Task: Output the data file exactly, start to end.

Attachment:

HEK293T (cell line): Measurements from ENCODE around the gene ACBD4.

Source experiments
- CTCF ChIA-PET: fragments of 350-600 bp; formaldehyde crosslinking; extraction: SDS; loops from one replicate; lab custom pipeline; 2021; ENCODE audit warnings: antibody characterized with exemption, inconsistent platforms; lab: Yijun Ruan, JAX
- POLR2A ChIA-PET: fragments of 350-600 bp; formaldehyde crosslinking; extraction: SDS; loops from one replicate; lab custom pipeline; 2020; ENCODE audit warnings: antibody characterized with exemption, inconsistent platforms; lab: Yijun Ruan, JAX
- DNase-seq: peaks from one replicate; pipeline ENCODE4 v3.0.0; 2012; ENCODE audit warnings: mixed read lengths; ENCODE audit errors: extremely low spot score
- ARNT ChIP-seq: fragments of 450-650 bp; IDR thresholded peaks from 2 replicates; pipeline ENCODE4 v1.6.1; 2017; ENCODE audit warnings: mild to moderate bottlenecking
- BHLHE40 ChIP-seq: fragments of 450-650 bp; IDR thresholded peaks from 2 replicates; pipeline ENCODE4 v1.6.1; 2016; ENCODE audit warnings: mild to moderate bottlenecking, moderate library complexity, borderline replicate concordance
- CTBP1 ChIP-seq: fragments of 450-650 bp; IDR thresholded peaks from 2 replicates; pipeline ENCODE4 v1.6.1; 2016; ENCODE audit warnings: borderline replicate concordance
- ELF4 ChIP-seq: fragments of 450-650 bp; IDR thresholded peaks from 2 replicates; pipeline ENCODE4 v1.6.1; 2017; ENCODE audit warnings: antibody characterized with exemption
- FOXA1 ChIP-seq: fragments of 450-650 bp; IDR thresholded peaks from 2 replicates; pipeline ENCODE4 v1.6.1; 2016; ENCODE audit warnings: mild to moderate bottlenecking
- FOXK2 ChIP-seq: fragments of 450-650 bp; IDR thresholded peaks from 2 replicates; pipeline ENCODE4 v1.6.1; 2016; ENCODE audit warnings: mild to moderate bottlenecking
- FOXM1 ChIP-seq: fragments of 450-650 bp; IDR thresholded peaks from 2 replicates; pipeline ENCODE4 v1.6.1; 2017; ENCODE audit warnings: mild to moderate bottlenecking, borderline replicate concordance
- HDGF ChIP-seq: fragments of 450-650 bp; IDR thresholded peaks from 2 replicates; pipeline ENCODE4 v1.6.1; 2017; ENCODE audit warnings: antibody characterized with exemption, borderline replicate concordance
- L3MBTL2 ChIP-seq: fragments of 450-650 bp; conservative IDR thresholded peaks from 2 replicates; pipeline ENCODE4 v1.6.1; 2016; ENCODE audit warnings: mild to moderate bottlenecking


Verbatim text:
HEK293T (cell line): Measurements from ENCODE around the gene ACBD4.

Source experiments
- CTCF ChIA-PET: fragments of 350-600 bp; formaldehyde crosslinking; extraction: SDS; loops from one replicate; lab custom pipeline; 2021; ENCODE audit warnings: antibody characterized with exemption, inconsistent platforms; lab: Yijun Ruan, JAX
- POLR2A ChIA-PET: fragments of 350-600 bp; formaldehyde crosslinking; extraction: SDS; loops from one replicate; lab custom pipeline; 2020; ENCODE audit warnings: antibody characterized with exemption, inconsistent platforms; lab: Yijun Ruan, JAX
- DNase-seq: peaks from one replicate; pipeline ENCODE4 v3.0.0; 2012; ENCODE audit warnings: mixed read lengths; ENCODE audit errors: extremely low spot score
- ARNT ChIP-seq: fragments of 450-650 bp; IDR thresholded peaks from 2 replicates; pipeline ENCODE4 v1.6.1; 2017; ENCODE audit warnings: mild to moderate bottlenecking
- BHLHE40 ChIP-seq: fragments of 450-650 bp; IDR thresholded peaks from 2 replicates; pipeline ENCODE4 v1.6.1; 2016; ENCODE audit warnings: mild to moderate bottlenecking, moderate library complexity, borderline replicate concordance
- CTBP1 ChIP-seq: fragments of 450-650 bp; IDR thresholded peaks from 2 replicates; pipeline ENCODE4 v1.6.1; 2016; ENCODE audit warnings: borderline replicate concordance
- ELF4 ChIP-seq: fragments of 450-650 bp; IDR thresholded peaks from 2 replicates; pipeline ENCODE4 v1.6.1; 2017; ENCODE audit warnings: antibody characterized with exemption
- FOXA1 ChIP-seq: fragments of 450-650 bp; IDR thresholded peaks from 2 replicates; pipeline ENCODE4 v1.6.1; 2016; ENCODE audit warnings: mild to moderate bottlenecking
- FOXK2 ChIP-seq: fragments of 450-650 bp; IDR thresholded peaks from 2 replicates; pipeline ENCODE4 v1.6.1; 2016; ENCODE audit warnings: mild to moderate bottlenecking
- FOXM1 ChIP-seq: fragments of 450-650 bp; IDR thresholded peaks from 2 replicates; pipeline ENCODE4 v1.6.1; 2017; ENCODE audit warnings: mild to moderate bottlenecking, borderline replicate concordance
- HDGF ChIP-seq: fragments of 450-650 bp; IDR thresholded peaks from 2 replicates; pipeline ENCODE4 v1.6.1; 2017; ENCODE audit warnings: antibody characterized with exemption, borderline replicate concordance
- L3MBTL2 ChIP-seq: fragments of 450-650 bp; conservative IDR thresholded peaks from 2 replicates; pipeline ENCODE4 v1.6.1; 2016; ENCODE audit warnings: mild to moderate bottlenecking